How To Get The Most Out Of Living Abroad
Is living abroad as sound an investment in a person’s creative and professional success as many people suggest? A new study from the Kellogg School points out that the answer is not a simple “yes” or “no”:
“The study finds that the act of simply living abroad may do nothing to enhance creativity and professional success. Rather, the rewards of foreign exposure depend on one’s ability to integrate the new culture with the old one.
‘The ability to simultaneously identify with both one’s host and home cultures and the resulting capacity for complex thinking may be a key to translating foreign experiences abroad into a tangible toolbox that bolsters one’s creative ability and professional skill to the highest level,’ the authors wrote.
A key driver of creative and professional success is ‘integrative complexity.’ This information-processing tendency is related to one’s capacity and willingness to acknowledge the legitimacy of competing perspectives on the same issue and to forge conceptual links among these perspectives. The researchers found that it was bicultural identification while living abroad that was a key determinant of whether this capacity develops.
‘The study underscores the idea that it’s not sheer exposure to other cultures that helps spur creative development, but the psychological connections one makes among multiple cultures,’ noted Adam Galinsky, the Morris and Alice Kaplan Professor of Ethics and Decision in Management at the Kellogg School.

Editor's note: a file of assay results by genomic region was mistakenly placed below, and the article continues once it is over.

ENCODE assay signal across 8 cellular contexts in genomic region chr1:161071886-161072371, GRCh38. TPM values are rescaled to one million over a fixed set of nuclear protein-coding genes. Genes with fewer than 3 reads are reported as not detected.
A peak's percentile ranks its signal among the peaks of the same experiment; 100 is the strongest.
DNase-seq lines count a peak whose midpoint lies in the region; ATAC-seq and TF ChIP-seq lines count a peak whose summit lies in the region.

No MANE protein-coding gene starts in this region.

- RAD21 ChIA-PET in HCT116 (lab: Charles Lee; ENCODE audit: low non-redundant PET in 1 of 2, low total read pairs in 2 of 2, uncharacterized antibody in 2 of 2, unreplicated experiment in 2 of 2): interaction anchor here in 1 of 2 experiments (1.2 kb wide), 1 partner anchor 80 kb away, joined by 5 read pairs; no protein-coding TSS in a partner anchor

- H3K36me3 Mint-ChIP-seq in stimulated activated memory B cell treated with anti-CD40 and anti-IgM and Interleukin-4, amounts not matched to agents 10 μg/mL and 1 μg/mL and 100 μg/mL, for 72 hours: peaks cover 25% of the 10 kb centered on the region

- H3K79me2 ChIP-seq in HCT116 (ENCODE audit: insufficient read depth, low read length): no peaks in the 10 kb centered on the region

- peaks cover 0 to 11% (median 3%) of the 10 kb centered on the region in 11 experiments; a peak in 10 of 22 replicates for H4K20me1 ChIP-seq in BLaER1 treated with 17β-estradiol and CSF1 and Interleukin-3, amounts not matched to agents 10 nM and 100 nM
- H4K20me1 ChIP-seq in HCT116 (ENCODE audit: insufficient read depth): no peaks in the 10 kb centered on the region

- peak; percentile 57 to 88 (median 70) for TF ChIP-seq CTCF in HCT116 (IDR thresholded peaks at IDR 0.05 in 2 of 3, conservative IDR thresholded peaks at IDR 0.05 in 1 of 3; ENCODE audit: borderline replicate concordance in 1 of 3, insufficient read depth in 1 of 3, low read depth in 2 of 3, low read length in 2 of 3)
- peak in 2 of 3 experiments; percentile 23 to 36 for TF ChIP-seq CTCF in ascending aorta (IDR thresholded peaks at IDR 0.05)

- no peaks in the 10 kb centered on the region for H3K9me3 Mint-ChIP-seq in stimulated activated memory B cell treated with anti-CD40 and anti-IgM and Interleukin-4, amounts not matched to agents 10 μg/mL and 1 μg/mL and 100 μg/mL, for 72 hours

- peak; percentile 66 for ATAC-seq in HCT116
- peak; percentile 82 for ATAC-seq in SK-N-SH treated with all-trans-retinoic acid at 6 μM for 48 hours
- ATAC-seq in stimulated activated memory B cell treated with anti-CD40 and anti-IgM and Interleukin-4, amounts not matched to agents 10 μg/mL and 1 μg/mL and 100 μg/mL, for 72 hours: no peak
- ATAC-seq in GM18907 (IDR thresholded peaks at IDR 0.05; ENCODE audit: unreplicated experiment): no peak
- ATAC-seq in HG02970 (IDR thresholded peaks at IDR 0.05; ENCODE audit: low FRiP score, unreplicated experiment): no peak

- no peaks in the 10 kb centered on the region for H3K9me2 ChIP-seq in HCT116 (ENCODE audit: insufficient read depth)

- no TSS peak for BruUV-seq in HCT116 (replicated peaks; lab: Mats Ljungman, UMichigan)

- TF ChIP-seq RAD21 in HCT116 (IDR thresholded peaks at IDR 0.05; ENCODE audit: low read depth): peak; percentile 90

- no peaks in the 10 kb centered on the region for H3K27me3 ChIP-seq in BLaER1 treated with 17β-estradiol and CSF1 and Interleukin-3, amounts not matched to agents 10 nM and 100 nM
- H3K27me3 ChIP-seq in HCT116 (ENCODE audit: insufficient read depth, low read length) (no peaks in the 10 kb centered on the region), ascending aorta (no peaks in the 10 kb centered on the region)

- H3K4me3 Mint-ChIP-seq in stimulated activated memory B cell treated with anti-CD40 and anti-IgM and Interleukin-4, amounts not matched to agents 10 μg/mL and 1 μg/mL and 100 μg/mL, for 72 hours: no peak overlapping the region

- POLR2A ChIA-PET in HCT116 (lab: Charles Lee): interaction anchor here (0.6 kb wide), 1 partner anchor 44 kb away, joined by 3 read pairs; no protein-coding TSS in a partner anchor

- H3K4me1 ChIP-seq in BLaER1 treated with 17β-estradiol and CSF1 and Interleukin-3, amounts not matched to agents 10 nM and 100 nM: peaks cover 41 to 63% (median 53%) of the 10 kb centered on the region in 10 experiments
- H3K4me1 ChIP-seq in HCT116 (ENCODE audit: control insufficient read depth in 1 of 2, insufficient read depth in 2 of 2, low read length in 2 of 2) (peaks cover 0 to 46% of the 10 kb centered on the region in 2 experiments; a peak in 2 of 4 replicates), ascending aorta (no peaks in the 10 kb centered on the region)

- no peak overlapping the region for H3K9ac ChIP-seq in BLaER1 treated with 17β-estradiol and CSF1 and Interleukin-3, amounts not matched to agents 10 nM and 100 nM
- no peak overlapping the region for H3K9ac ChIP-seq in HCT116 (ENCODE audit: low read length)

Galinsky and his co-authors found that participants who identified with both their host culture and their home culture consistently demonstrated more fluency, flexibility and novelty on creative tasks and produced more innovations at work than did participants who identified with either the old or new culture but not both.” Read more here.
Even for people who never have the experience of living abroad have plenty of opportunities to practice “bicultural identification” and “integrative complexity”—there are plenty of varied cultures, and competing opinions and viewpoints, right here at home. In a political season when black-and-white worldviews seem to dominate, I’m heartened by this evidence that a more nuanced and flexible perspective is the more adaptive one.